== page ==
By: Aaron Young
Forming a Limited Liability Company (LLC) for your small business can be a very simple process, but don’t forget to consider a few important things before you do so. Make sure to outline: who are the members going to be, what will you accept as consideration for buying interest in the LLC, and how will the LLC be managed?
Before forming an LLC be sure to account for the business laws in the state in which you wish to operate. Research these laws before you make a crucial error, or contact a professional to secure a solid foundation for your LLC.
When choosing a company name most Secretary of State websites allow you to research if the name you want is available. No one else in the state can already have the name that you want. If your name is taken sometimes just altering the name slightly will make it available. Also, when you designate a name be sure to include LLC or LTD at the end of it.
LLCs are made up of members who act in a similar capacity to shareholders in a Corporation. Anybody can be a member of an LLC and there can be one member or multiple members, it’s really up to you. Members buy interest in the LLC with cash, property, services, or the promise of payment. In exchange, the members receive ownership interest.
There can be different designations of members based upon active decision makers or passive investors. If the LLC is managed by its members then it is considered “member managed.” If the LLC chooses to hire an outside manager or designates the position to a member, then it’s considered “manager managed.”
How the LLC is managed usually depends on the long term outlook for the company. If you’re planning to only allow a few people to participate in the LLC and you’re all on the same page, then you might want to elect “member managed.” If you operate multiple ventures out of one company with active and passive investors then you might be better off hiring a professional manager or electing an active member to be the manager to avoid any unnecessary conflict.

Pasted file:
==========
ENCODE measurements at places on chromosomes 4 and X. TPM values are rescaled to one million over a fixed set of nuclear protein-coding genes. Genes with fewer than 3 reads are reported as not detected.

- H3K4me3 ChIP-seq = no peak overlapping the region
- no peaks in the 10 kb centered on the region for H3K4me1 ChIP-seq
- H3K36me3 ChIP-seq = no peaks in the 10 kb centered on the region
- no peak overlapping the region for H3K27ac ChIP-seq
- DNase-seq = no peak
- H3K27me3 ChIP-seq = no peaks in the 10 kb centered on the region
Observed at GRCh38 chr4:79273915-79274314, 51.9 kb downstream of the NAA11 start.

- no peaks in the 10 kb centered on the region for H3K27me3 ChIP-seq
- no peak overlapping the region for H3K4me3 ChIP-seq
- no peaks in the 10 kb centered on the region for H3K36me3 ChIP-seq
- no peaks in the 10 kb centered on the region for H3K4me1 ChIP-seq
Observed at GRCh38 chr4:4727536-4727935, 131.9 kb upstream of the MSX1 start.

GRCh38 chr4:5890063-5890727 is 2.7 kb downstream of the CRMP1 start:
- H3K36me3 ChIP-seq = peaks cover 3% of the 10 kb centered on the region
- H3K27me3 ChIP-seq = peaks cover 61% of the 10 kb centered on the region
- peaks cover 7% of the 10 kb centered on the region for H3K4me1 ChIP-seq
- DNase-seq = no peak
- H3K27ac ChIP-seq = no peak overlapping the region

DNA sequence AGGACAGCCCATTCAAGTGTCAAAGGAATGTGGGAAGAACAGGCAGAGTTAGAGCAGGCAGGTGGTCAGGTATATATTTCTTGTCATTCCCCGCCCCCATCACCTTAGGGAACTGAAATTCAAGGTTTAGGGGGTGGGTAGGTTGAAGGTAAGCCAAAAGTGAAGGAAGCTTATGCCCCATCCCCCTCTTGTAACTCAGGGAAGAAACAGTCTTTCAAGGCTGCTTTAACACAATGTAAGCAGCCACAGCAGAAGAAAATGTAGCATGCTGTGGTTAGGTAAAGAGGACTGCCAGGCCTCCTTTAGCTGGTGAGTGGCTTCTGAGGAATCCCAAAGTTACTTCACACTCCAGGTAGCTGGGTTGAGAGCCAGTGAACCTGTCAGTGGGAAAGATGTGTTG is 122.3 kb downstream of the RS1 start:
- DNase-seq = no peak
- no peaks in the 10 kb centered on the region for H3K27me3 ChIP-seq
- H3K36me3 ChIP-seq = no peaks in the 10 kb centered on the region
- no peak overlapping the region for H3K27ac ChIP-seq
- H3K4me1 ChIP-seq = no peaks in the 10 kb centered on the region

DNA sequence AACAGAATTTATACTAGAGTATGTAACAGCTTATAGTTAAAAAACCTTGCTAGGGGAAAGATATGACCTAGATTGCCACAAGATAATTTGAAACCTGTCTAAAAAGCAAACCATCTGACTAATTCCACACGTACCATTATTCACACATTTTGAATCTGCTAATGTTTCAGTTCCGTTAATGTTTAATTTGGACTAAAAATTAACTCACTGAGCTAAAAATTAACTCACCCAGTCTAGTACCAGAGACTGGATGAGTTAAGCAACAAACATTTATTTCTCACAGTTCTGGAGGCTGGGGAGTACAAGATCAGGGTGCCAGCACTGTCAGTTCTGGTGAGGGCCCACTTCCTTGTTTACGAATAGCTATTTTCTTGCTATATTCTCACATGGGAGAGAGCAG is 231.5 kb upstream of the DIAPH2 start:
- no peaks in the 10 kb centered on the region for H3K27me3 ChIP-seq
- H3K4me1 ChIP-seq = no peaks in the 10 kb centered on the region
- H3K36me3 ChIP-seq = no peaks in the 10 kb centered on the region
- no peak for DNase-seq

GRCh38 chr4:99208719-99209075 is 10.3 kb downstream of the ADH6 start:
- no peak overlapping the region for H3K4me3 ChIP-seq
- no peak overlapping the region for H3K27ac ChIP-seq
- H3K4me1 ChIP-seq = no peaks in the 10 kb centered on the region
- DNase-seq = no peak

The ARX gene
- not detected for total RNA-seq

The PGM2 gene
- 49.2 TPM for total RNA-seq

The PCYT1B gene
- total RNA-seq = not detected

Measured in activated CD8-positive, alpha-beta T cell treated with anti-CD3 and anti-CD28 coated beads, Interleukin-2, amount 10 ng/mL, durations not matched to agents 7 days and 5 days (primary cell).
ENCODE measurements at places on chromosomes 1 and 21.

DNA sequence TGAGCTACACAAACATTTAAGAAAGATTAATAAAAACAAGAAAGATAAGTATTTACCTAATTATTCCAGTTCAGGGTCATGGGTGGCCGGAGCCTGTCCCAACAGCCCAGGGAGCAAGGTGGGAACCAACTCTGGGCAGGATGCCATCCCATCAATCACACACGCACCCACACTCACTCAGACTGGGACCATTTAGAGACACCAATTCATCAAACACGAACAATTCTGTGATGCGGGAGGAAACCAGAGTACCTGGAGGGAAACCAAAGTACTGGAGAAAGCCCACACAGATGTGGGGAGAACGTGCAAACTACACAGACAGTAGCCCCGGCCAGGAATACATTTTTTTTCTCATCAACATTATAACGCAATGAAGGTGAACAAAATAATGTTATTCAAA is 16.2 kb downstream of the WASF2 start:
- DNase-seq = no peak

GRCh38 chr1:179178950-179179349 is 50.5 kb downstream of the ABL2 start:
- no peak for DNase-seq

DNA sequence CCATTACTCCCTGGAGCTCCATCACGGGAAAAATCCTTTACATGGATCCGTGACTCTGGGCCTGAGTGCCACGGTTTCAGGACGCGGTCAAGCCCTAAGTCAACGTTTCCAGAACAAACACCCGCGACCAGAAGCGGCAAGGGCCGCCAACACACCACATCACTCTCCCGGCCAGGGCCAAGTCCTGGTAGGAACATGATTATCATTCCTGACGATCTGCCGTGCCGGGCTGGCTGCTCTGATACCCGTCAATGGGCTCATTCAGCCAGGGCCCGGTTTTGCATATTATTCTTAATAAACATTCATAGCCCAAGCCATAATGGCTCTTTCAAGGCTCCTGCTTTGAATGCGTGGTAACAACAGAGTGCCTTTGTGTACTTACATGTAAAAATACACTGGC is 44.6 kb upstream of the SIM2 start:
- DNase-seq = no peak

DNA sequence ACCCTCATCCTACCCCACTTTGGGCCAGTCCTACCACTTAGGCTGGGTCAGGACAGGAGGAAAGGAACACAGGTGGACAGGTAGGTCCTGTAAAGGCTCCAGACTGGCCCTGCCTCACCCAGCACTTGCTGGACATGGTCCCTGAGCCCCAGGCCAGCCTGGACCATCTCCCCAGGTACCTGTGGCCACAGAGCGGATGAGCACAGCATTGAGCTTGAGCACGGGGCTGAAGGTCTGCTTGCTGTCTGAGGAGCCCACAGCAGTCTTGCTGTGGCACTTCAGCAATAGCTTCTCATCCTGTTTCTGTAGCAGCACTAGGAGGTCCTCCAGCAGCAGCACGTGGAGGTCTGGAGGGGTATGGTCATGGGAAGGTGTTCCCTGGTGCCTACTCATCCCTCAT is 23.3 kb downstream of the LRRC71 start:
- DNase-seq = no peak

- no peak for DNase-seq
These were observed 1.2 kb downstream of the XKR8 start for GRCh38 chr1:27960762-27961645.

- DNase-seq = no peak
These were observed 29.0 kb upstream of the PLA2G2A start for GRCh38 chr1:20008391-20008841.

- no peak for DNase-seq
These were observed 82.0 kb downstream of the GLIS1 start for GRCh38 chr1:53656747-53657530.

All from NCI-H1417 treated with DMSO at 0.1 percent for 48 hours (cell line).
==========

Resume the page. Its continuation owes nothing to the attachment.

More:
Articles of Organization
The Articles of Organization is a form you file with the state of the LLC’s formation. The Articles of Organization contains the names of the members and/or manager, the business address, and who the resident agent will be. The resident agent is the location where any legal documents for the LLC can be delivered. In most states you can be your own resident agent or you can hire a service for this (recommended).
One of the first things you need to develop after you file your Articles of Organization is the Operating Agreement. Although Operating Agreements are not required by all states, it’s important to create a working document that fits the needs of the LLC. The Operating Agreement outlines the inner workings of the LLC including: ownership, management, distributions, and who has voting rights.
Federal Tax Classification
One of the great flexibilities of an LLC is the ability to select how you want the entity to be taxed. If you are a single member LLC, the IRS will automatically tax you as a partnership, which means any profits/losses will flow through to you personally. You can also be taxed as a Corporation, making the LLC its own taxable entity, and you’ll pay taxes on dividends and/or salary received from the LLC.
The steps you take to establish the foundation of your company is very important and should be carefully thought out for the present and future goals of the company. It’s vital that you consider where you see the company in 5, 10, or 20 years from now.
Some people jump into forming a business entity without realizing that there is more involved than just filing a form and putting a sign up. You are forming the entity for the additional liability protection the LLC provides, so take the time to do it right.
Aaron Young, CEO, Laughlin Associates, Inc.email@example.com